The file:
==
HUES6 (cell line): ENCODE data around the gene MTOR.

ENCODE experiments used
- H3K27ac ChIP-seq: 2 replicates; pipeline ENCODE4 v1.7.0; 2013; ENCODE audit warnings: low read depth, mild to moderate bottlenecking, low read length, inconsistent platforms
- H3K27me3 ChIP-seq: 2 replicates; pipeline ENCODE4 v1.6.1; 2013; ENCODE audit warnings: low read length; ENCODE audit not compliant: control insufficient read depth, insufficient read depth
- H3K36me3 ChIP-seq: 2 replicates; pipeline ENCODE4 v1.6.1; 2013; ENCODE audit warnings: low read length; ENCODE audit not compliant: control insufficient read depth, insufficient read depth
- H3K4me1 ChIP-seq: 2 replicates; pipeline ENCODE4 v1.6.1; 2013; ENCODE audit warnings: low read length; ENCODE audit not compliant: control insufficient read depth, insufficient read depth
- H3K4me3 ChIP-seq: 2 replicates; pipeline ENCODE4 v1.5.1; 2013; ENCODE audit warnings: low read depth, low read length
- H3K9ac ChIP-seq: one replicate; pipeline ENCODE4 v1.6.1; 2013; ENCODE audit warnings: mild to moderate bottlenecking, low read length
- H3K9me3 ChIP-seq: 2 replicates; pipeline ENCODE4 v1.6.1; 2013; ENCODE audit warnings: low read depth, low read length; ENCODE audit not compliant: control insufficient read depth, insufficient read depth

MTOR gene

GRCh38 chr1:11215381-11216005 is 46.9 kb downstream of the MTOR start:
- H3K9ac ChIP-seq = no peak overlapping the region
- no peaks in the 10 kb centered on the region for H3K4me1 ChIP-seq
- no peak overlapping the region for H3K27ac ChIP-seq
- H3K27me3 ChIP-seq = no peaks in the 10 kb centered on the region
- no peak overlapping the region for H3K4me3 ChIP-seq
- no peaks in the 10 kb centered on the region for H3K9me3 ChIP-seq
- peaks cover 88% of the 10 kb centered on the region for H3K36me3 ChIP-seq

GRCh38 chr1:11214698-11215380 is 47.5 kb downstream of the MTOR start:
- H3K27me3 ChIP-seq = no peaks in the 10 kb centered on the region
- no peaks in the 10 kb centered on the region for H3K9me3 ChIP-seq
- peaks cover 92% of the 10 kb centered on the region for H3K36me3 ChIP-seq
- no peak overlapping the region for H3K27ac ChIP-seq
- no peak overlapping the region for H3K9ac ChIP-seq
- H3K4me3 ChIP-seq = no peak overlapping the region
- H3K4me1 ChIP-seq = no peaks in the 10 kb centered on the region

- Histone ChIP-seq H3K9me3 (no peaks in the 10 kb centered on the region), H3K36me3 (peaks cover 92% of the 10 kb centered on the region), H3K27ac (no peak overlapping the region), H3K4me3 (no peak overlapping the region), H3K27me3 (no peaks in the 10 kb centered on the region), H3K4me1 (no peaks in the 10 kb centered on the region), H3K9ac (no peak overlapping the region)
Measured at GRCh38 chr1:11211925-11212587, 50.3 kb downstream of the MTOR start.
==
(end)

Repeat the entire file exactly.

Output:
HUES6 (cell line): ENCODE data around the gene MTOR.

ENCODE experiments used
- H3K27ac ChIP-seq: 2 replicates; pipeline ENCODE4 v1.7.0; 2013; ENCODE audit warnings: low read depth, mild to moderate bottlenecking, low read length, inconsistent platforms
- H3K27me3 ChIP-seq: 2 replicates; pipeline ENCODE4 v1.6.1; 2013; ENCODE audit warnings: low read length; ENCODE audit not compliant: control insufficient read depth, insufficient read depth
- H3K36me3 ChIP-seq: 2 replicates; pipeline ENCODE4 v1.6.1; 2013; ENCODE audit warnings: low read length; ENCODE audit not compliant: control insufficient read depth, insufficient read depth
- H3K4me1 ChIP-seq: 2 replicates; pipeline ENCODE4 v1.6.1; 2013; ENCODE audit warnings: low read length; ENCODE audit not compliant: control insufficient read depth, insufficient read depth
- H3K4me3 ChIP-seq: 2 replicates; pipeline ENCODE4 v1.5.1; 2013; ENCODE audit warnings: low read depth, low read length
- H3K9ac ChIP-seq: one replicate; pipeline ENCODE4 v1.6.1; 2013; ENCODE audit warnings: mild to moderate bottlenecking, low read length
- H3K9me3 ChIP-seq: 2 replicates; pipeline ENCODE4 v1.6.1; 2013; ENCODE audit warnings: low read depth, low read length; ENCODE audit not compliant: control insufficient read depth, insufficient read depth

MTOR gene

GRCh38 chr1:11215381-11216005 is 46.9 kb downstream of the MTOR start:
- H3K9ac ChIP-seq = no peak overlapping the region
- no peaks in the 10 kb centered on the region for H3K4me1 ChIP-seq
- no peak overlapping the region for H3K27ac ChIP-seq
- H3K27me3 ChIP-seq = no peaks in the 10 kb centered on the region
- no peak overlapping the region for H3K4me3 ChIP-seq
- no peaks in the 10 kb centered on the region for H3K9me3 ChIP-seq
- peaks cover 88% of the 10 kb centered on the region for H3K36me3 ChIP-seq

GRCh38 chr1:11214698-11215380 is 47.5 kb downstream of the MTOR start:
- H3K27me3 ChIP-seq = no peaks in the 10 kb centered on the region
- no peaks in the 10 kb centered on the region for H3K9me3 ChIP-seq
- peaks cover 92% of the 10 kb centered on the region for H3K36me3 ChIP-seq
- no peak overlapping the region for H3K27ac ChIP-seq
- no peak overlapping the region for H3K9ac ChIP-seq
- H3K4me3 ChIP-seq = no peak overlapping the region
- H3K4me1 ChIP-seq = no peaks in the 10 kb centered on the region

- Histone ChIP-seq H3K9me3 (no peaks in the 10 kb centered on the region), H3K36me3 (peaks cover 92% of the 10 kb centered on the region), H3K27ac (no peak overlapping the region), H3K4me3 (no peak overlapping the region), H3K27me3 (no peaks in the 10 kb centered on the region), H3K4me1 (no peaks in the 10 kb centered on the region), H3K9ac (no peak overlapping the region)
Measured at GRCh38 chr1:11211925-11212587, 50.3 kb downstream of the MTOR start.